7,600 NZ Men Returned From WW2 with Diagnosed PTSD

Even those who remained married after their husbands returned from war found there were changes to absorb. Other families endured long-term consequences of the conflict. Of the men who came home, 15,000 returned with physical injuries. And there were also those less visibly damaged. In the 1940s the term used to describe psychological and psychiatric war wounds was ‘anxiety neurosis’. Today, some of the men labelled in this way would be said to have post-traumatic stress disorder (PTSD). The symptoms of PTSD can include nightmares and flashbacks, irritability and outbursts of anger, emotional withdrawal and depression. By December 1949 the War Pensions Branch had a total of nearly 7600 ‘neurosis’ cases, placing, ‘a great strain … on the shoulders of the doctors’.


Among Mae’s patients were men who had served in the New Zealand forces over the previous six years. Mae enjoyed socialising with the men, and one of the returned navy men she spent time with was Bill Carson from Kaitangata in South Otago. In the war, Bill had served in the Royal Navy and sailed in the Arctic convoys. His ship, HMS Trinidad, was struck with one of its own faulty torpedoes, killing 32 of Bill’s shipmates. Three months later, after being repaired, the Trinidad was attacked by German bomber aircraft, killing a further 63 men. Bill later told one of his sons he could not forget watching doomed men in the sea, choking on oil. Four years later, in Hanmer, he was diagnosed as having ‘anxiety depression’.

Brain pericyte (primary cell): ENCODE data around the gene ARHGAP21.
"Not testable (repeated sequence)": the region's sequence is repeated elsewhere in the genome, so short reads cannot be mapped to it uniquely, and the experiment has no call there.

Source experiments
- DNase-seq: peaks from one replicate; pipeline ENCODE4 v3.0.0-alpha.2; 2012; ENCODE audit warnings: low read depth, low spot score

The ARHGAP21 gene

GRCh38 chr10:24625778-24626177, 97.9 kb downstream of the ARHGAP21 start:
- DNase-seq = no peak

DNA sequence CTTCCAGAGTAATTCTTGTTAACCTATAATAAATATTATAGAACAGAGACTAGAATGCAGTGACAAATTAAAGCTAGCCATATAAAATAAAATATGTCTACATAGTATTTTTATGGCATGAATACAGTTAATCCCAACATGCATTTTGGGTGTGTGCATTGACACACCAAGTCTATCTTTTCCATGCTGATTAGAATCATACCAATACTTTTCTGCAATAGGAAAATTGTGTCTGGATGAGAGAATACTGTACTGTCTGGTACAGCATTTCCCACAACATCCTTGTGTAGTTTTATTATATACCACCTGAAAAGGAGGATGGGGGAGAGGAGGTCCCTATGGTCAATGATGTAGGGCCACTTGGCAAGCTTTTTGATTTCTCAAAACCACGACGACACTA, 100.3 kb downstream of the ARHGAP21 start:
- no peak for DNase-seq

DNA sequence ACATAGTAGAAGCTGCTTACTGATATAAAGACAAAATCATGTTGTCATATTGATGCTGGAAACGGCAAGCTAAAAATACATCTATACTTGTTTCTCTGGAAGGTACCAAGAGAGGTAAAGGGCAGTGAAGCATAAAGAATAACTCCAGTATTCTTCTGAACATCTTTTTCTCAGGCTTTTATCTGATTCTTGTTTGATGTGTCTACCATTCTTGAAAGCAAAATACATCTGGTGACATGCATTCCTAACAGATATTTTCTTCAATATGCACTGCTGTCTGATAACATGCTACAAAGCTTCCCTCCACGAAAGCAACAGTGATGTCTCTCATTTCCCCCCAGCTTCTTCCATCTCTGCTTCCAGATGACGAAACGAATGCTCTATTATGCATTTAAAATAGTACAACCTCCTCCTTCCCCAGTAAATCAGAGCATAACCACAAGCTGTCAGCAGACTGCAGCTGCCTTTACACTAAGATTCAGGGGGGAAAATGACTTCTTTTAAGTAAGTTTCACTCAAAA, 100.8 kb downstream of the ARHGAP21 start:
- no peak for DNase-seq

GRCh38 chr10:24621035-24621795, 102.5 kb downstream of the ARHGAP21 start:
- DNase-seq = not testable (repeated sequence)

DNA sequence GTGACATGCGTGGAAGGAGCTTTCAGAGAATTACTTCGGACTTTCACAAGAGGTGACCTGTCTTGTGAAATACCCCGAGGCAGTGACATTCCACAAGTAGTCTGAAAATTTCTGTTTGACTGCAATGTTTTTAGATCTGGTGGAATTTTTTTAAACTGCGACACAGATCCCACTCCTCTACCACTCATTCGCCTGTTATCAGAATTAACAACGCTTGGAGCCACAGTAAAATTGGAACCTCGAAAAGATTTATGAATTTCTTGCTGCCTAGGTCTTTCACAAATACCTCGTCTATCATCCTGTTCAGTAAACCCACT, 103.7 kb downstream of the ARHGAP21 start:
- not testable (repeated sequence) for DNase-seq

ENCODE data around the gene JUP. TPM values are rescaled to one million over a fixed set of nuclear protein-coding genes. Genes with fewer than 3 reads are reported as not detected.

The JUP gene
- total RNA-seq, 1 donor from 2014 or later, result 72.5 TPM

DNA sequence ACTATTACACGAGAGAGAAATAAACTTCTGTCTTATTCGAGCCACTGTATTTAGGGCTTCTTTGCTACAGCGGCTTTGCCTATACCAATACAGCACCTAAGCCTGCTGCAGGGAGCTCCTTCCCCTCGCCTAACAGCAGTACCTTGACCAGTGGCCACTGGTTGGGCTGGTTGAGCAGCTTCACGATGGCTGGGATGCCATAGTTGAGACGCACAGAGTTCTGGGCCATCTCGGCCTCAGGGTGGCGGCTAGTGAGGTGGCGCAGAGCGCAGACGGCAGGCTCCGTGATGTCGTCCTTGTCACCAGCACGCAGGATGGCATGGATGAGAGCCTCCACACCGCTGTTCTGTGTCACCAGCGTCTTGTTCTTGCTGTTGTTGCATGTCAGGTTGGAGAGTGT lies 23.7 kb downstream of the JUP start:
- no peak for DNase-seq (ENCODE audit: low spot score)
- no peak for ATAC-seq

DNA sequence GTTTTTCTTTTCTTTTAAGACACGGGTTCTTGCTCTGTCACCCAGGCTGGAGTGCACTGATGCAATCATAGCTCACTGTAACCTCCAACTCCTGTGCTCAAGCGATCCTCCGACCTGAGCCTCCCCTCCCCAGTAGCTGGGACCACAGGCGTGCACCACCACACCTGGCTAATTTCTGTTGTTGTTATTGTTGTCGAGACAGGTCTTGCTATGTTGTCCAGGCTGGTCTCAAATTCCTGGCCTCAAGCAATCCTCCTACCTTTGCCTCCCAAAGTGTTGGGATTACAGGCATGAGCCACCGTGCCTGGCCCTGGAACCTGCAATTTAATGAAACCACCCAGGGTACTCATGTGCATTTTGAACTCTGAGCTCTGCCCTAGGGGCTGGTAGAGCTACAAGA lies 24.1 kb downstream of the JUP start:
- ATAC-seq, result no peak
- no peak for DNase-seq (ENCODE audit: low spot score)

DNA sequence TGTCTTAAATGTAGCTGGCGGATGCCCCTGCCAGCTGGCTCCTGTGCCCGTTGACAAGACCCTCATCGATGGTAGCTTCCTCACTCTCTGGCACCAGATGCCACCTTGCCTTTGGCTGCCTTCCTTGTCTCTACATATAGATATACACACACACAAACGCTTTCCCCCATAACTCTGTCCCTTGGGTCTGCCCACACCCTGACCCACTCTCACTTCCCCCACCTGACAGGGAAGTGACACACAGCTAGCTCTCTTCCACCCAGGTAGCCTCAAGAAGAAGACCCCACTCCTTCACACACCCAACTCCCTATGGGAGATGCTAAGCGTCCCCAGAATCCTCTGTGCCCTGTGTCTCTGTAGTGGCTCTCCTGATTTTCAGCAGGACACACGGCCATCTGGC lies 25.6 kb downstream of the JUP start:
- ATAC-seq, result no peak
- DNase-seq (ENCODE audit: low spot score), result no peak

Despite warnings from his doctor at Hanmer that he was ‘a very bad case’, in 1948 Mae married Bill in Wellington. They remained married for 37 years, until Bill died in 1985.

Many men who experienced the horror of war suffered for the rest of their lives from Post Traumatic Stress Disorder (PTSD). Symptoms of PTSD include irritability, mood swings and depression. In this extract Mae talks about seeing another side to Bill after they married:


Mae Carson: Up till the time I got married I hadn’t ever seen any other side of Bill except his gentle side. And not long after we were married he got cross because he couldn’t find an item of clothing and he started throwing things out of the drawer and tossing them everywhere in a rage. Then I was so upset, I was terribly upset.

Interviewer: Were you? Were you scared?

Mae Carson: No, I wasn’t scared, but I was surprised that there was this side to him. I hadn’t seen it. We were engaged for about two years.

Interviewer: But until you were actually living with him. Cos you didn’t live with him before you were married I assume?

Mae Carson: No, no

Interviewer: So you didn’t see it until you were living with him?

Mae Carson: No

Interviewer: And did that make you wonder?

Mae Carson: I suppose it did. I suppose it did. But then I thought well, this is it, we’re married and there’s good sides to him. Rationalising things.

Interviewer: Did you ever regret it, Mae? Did you ever regret marrying him?

Mae Carson: No, never, no, no.

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